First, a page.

Various other challenges remain for the Women’s Studies Department. There are entrenched problems that no departmental chairperson can solve alone. Among those entrenched problems is the chronic lack of common ground (or mutual interest) between the two sides of the Women’s Studies house: applied researchers (Southwest Institute for Research on Women), on the one hand, and the professorial tenure track side on the other. That unhappy union needs re-assessment. Another entrenched problem in need of sustained collective attention is the Women’s Studies Department’s longstanding inability to recruit and retain historically underrepresented students of color, in a city that is predominantly Mexican American and Native American. Also, the Women’s Studies Advisory Council (WOSAC) needs more positive attention from faculty if it is to remain a strong community-based organization. Year after year, WOSAC members volunteer their precious time and monetary resources to enhance Women’s Studies. If nothing else, self-interest should logically motivate all faculty to become WOSAC members.

My departure is motivated by my desire to work in a more tolerant and diverse intellectual environment, instead of one that keeps narrowing. I can no longer represent Women’s Studies with any degree of conviction, let alone enthusiasm, to any prospective donors or students. In leave-taking I send heartfelt thanks to the hard-working community members that comprise the Women’s Plaza Executive Committee. They are the tireless leaders who have brought hundreds of thousands of dollars into Women’s Studies. I will also always cherish my years of close collaboration with the Women’s Studies Advisory Council (WOSAC) and its Executive Board, a visionary group that has always worked with indomitable spirit to raise funds for faculty and students. Also, endless thanks to the WOSAC membership who loyally pay the yearly $55 membership dues and who serve as vital linkages to community constituencies. The Women’s Studies Department staff members who work above and beyond the call of duty merit special recognition and thanks. Finally, I thank all my students and also the Women’s Studies Department for valuable lessons.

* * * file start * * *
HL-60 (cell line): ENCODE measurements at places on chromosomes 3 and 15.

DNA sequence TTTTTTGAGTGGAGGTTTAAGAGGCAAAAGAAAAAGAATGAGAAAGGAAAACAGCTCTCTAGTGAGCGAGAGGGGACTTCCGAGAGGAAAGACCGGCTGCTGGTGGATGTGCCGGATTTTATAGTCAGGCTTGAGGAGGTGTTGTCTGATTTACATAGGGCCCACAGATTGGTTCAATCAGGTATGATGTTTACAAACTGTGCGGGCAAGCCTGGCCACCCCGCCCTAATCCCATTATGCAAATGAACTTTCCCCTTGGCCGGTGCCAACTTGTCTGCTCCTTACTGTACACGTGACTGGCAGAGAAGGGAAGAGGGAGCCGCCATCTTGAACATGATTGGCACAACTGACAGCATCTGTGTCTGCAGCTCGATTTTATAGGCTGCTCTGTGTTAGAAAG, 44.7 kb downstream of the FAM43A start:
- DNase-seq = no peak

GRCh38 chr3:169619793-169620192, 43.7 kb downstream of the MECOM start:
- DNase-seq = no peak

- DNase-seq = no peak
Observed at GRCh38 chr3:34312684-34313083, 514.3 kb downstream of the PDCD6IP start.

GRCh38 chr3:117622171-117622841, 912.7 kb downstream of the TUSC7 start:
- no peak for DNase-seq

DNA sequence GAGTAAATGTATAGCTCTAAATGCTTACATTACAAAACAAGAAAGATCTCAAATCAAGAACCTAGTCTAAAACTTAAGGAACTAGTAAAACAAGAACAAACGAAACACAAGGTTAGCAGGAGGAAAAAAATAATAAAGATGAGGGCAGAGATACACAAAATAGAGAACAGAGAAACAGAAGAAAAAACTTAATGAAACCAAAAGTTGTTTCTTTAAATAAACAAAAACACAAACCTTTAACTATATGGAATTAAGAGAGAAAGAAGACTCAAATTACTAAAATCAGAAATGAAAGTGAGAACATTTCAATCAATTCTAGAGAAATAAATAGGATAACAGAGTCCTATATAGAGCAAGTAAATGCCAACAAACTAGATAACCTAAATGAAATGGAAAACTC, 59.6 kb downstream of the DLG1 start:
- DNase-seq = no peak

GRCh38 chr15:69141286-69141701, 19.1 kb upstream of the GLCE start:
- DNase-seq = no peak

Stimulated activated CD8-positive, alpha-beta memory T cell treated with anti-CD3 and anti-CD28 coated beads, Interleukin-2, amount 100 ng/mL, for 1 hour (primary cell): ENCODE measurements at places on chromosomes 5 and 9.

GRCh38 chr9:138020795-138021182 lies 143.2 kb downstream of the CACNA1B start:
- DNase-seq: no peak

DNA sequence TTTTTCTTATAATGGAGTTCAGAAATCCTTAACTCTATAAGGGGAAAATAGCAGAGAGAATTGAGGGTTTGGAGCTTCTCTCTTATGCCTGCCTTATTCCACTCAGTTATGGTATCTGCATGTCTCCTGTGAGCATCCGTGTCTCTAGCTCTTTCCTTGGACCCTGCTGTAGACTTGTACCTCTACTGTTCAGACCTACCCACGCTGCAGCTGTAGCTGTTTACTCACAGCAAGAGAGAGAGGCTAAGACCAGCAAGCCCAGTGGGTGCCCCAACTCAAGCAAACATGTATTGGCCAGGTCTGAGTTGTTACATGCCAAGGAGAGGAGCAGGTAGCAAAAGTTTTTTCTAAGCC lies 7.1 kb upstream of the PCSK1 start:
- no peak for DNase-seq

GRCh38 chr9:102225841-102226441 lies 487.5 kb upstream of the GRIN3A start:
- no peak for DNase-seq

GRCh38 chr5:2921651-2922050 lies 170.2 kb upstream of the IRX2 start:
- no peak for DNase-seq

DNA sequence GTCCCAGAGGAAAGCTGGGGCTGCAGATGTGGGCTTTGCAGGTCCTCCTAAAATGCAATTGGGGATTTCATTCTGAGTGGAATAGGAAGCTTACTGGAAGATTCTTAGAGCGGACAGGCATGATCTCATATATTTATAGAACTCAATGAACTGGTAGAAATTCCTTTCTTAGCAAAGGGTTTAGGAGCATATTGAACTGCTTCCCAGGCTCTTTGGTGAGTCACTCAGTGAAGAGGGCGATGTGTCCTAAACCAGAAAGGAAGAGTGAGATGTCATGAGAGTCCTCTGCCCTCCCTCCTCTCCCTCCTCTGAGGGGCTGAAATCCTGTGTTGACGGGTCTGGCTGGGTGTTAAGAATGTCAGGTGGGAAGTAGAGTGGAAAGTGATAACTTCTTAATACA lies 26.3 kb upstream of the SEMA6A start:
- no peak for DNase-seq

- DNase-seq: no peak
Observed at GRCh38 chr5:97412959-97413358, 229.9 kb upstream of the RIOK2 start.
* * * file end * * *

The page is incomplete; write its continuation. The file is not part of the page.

In tlanextia, in tonatiuh

One thought on “Adios Women’s Studies – Y.Broyles Gonzales

  1. This news saddens and frightens me. If women like Yolanda Broyles Gonzales are pushed out of institutions that they helped to transform, then where will we find hope and inspiration for creating changes at our own institutions?